29. June 2010 23:14
Driving down from the Sea of Galilee into Jericho was a study in topography. The Sea of Galilee is refreshing in itself, bright blue and dotted with boats. As you drive toward Jericho and the Dea Sea, you descend steadily toward some of the world's lowest elevations and windswept deserts that are so reflective of the sun thas it's a bit blinding. A swim in the Dead Sea provided a fun diversion, but I was more mesmerized by the desert itself.
We visited Hisham's Palace, an archaeological site that offers a fascinating look at an ornate 8th century ruler's retreat. Above us in the distance was a Greek Orthodox monastery, Quarantul, that is built into the mountainside and also dates to the 8th century. This mountain is traditionally thought to be the Mount of Tempation, where Jesus rebuffed the entreaties of Satan. That evening we rode the Jericho Cable Car up to that site, where we had a wonderful outdoor dinner on a terrace restaurant just beneath that monastery. Several of us walked up the steep incline to its gate before dinner. The sun set, a nearly full moon took its place,and a breeze blew into our perch on this high cliff face. As the lights of Jericho and distant Jordan gradually appeared, this meal and evening took on a distinctly Mediterranean feel. One of our hosts pointed out Amman, Jordan's capital--from here it was a bright glow far beyond the mountains across the Dead Sea.
The following morning, we made a brief visit to a desert overlook that displayed some of the Wadi Qelt, a hiking area that I would have loved to had more time for. This is Bedouin country, and there is a half-day walk down into this area from the mountain where we dined that would be time well spent.
Our guide said something the next day that I did not forget: "The desert is a very spiritual place."
A member of our group joined me and another for a steep walk up to the monastery gate
A Bedouin's camel took a break as we surveyed the vistas of the Wadi Qelt near Jericho
Our perch for the evening was high on the Mount of Temptation
The ruins of Hisham's Palace date to the 8th century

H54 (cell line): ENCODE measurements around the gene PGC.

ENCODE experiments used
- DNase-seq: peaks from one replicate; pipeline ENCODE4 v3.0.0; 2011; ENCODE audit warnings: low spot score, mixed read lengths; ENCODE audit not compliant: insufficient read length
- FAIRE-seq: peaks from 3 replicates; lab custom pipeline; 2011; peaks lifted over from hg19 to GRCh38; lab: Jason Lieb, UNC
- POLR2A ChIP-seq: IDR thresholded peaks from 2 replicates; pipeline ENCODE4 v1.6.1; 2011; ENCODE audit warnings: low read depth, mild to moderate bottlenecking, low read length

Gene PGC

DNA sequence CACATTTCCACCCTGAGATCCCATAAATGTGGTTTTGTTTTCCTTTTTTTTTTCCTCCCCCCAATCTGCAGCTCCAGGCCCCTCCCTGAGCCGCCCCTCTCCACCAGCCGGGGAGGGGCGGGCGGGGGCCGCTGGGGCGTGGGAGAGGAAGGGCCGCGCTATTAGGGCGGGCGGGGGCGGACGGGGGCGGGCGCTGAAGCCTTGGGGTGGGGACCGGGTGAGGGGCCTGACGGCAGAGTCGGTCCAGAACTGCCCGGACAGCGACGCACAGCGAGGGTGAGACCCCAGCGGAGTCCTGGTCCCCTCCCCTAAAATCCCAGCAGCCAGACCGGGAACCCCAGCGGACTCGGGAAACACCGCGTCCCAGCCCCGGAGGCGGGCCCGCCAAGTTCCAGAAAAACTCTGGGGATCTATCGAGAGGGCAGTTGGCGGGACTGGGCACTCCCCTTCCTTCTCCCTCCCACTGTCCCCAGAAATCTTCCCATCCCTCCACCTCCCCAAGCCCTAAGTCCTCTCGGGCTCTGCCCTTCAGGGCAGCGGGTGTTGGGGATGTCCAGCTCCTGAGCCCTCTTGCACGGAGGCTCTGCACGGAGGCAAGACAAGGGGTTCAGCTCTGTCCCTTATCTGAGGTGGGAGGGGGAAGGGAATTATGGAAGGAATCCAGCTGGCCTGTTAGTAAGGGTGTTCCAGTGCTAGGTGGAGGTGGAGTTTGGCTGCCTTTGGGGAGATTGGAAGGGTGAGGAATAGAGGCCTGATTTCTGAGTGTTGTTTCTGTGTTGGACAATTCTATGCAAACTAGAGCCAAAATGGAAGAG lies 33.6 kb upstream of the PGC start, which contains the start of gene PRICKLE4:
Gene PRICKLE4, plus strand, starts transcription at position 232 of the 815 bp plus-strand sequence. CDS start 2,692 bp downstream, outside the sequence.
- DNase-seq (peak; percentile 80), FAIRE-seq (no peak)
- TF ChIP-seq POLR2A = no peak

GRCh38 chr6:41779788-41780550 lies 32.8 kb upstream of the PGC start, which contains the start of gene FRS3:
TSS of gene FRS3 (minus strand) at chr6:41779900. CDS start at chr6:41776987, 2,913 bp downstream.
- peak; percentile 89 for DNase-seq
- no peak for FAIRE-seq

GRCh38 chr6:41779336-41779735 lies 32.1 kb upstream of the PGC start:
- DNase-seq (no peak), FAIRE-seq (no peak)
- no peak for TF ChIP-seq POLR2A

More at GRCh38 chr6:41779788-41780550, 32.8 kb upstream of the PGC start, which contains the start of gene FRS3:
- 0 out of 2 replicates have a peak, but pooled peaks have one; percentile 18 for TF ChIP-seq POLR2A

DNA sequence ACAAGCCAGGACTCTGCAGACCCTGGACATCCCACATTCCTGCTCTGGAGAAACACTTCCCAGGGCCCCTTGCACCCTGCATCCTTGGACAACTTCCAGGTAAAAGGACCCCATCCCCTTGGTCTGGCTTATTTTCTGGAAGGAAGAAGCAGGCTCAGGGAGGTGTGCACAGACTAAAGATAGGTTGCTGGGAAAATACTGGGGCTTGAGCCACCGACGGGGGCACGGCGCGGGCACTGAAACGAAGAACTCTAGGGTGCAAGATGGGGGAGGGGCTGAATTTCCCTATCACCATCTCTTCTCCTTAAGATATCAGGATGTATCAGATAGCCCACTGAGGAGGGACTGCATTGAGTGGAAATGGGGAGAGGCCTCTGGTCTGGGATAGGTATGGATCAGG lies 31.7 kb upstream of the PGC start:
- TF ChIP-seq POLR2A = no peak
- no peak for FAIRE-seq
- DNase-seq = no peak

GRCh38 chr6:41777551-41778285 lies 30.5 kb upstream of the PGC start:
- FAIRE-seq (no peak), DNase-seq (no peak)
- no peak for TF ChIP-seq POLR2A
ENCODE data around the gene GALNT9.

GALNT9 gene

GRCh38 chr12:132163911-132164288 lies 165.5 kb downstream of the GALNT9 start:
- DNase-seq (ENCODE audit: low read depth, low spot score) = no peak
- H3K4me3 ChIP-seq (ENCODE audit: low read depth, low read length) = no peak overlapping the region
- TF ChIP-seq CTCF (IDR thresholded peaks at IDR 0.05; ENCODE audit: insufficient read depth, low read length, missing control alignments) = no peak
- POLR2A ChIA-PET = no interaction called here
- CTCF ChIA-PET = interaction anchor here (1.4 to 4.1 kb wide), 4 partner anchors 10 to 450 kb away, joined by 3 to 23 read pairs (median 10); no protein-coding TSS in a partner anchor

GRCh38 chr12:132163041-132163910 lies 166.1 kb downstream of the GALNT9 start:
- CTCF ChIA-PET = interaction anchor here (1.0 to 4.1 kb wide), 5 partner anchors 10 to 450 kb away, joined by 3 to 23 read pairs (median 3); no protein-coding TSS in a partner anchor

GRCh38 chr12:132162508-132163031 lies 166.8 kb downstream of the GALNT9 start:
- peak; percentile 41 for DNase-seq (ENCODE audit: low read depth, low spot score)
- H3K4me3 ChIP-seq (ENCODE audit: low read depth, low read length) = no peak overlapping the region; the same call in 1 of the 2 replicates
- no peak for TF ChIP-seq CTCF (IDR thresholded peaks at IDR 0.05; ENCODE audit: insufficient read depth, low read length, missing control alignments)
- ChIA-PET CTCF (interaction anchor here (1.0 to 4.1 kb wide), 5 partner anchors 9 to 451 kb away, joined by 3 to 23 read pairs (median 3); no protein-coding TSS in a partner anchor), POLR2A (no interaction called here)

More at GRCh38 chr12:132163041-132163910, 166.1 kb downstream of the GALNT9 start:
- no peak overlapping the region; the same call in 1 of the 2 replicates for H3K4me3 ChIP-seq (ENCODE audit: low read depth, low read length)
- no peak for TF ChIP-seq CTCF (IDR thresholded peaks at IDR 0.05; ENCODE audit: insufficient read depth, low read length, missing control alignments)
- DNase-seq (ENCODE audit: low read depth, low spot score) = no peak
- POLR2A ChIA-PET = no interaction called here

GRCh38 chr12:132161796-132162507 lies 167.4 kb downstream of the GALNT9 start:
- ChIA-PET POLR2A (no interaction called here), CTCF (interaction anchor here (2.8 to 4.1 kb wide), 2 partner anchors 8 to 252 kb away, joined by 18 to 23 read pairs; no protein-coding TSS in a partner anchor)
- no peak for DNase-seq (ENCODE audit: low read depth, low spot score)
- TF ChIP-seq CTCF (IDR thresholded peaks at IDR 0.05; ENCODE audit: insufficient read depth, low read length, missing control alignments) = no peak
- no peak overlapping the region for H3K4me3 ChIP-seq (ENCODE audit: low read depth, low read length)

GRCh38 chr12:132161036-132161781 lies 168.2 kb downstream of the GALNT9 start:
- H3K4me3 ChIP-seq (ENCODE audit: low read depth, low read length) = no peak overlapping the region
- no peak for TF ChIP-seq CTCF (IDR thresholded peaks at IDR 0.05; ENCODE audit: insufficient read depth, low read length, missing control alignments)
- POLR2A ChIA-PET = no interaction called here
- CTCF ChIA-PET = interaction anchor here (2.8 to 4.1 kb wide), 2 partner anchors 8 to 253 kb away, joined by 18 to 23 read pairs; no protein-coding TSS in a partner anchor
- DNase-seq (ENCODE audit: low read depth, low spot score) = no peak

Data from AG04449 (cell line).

27. June 2010 19:00
Wisam Salsaa was our guide for most of this trip. He is Palestinian and works out of Bethlehem. He is a Christian. On our way into Jerusalem from Jericho, he brought up an age-old teaching of Jesus, but added this caveat:
"When Jesus said 'if someone strikes you on the right cheek, offer them the left', he was talking about the Romans. The Roman soldiers would not use their right hand against you because the right hand is their best hand. They would use their left hand to strike you because you are not their equal. So when Jesus said to turn the left cheek to them, he was talking about rejecting their superiority. This forces them to use their right hand to strike your left cheek. In doing so, you force them to treat you as an equal. You were refusing to acknowledge their superiority by doing this."
It made me think about his teaching on forgiveness. If you forgive someone who does something against you--how much can they hurt you? Forgiveness becomes a powerful act of overcoming a transgression against you. In a way you are refusing to let that person harm you. On this trip, you begin to realize what a revolutionary figure this man Jesus was and how the downtrodden must have been drawn to him. And how the powerful must have despised him.
These three girls reside in Nablus, a conflict-scarred town that is almost exclusively Muslim. Muslims believe Jesus was a prophet and will return for the resurrection.
This chairmaker works in Nazareth Village, a very authentic reconstruction of life there in Jesus' time.
Mosaics from throughout the world adorn the courtyard at Basilica of the Enunciation in Nazareth, which is built at the site of Mary's home. This mosaic is from Spain.